ASAD FAULWELL: Les Femmes d’Alger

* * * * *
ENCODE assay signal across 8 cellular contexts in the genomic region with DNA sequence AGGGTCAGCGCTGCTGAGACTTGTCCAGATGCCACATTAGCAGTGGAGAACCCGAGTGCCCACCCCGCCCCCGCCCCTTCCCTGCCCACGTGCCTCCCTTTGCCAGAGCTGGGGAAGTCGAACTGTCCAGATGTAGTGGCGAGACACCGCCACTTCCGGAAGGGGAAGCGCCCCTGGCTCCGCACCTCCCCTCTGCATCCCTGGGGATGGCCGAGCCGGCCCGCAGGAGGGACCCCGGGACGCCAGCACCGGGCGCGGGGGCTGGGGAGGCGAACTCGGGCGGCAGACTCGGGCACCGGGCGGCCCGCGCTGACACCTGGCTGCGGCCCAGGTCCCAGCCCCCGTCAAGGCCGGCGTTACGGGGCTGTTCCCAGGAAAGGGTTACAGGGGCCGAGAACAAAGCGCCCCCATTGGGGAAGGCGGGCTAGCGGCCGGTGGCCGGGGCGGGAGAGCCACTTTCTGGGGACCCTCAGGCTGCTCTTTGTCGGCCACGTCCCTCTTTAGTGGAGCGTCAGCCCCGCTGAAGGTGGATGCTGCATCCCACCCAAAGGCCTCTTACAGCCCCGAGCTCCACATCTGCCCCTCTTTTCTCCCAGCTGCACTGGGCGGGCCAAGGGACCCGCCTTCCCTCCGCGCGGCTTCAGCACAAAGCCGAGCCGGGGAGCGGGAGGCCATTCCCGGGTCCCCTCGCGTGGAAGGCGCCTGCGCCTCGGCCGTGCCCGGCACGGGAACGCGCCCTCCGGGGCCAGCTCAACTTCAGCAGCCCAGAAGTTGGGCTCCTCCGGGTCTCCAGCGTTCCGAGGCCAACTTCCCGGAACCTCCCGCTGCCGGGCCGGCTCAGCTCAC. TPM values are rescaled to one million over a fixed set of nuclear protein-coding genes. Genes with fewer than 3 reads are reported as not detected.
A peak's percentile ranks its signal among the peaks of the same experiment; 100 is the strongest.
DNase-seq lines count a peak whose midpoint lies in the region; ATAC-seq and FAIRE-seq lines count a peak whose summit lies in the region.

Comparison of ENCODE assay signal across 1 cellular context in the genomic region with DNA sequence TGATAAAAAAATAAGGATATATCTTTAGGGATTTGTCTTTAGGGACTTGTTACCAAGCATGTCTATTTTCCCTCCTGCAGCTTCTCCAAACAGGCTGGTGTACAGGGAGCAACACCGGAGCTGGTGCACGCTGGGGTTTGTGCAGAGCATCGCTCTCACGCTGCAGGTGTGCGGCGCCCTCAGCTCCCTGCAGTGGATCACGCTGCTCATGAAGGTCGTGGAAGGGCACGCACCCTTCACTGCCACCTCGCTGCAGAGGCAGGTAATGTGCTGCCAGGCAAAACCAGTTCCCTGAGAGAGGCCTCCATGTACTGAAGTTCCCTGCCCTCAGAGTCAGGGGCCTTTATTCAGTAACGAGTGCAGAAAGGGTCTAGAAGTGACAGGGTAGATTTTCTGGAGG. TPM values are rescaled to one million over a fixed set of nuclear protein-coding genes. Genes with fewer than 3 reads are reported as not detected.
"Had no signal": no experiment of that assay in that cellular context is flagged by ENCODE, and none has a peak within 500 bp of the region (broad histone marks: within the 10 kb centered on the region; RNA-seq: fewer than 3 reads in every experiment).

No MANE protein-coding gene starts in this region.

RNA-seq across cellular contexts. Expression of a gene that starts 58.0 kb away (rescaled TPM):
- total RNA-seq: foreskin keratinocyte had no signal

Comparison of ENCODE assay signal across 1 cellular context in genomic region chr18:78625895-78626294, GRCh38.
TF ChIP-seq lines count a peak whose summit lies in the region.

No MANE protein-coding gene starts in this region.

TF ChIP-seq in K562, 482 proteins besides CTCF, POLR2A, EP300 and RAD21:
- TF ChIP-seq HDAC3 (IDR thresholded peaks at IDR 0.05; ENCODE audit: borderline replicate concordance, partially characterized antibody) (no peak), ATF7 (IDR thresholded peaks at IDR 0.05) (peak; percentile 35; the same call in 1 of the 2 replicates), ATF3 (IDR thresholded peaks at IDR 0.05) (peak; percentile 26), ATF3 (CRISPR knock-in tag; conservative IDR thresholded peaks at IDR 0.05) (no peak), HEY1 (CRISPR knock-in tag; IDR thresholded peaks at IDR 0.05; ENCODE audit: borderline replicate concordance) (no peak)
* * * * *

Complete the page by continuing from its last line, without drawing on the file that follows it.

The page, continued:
My work is focused on issues of colonization, faith, power and gender relations through an examination of the political history of the post-colonial Middle East. Specifically, I am currently engaged in a series of mixed media paintings focused on Algerian women who actively engaged in combat during the Algerian War of Independence. These women were all either killed in battle or captured by the French and subjected to imprisonment and torture. After Algerian Independence was gained these women were pardoned by Charles De Gaulle and returned to Algeria. Upon returning to day-to-day life many of them became social outcasts, considered an oddity and an affront to conservative Islamic teachings. Some of them moved to France others stayed in Algeria and fought for women’s rights. I find this subject matter especially compelling because while it focuses on gender relations in conservative cultures it also focuses on the food chain of colonization. Algerian men spent decades fighting in the French Army hoping to gain independence by proving their worth, as these women did in the Algerian resistance. However, when independence was gained the Algerian male community forgot about these women much in the same way that the French forgot about the Algerian soldiers who fought in WW1 and WW2. Through several small and large-scale mixed media paintings of these women, I attempt to shed light on this moment in history and its compelling connection to the socio-political status of the current Middle East/North Africa region. The title of the works comes from Delacroix’s and Picasso’s Orientalist paintings of Algerian women. While those paintings dealt with anonymous Algerian women in Orientalist scenes my work deals with specific female freedom fighters.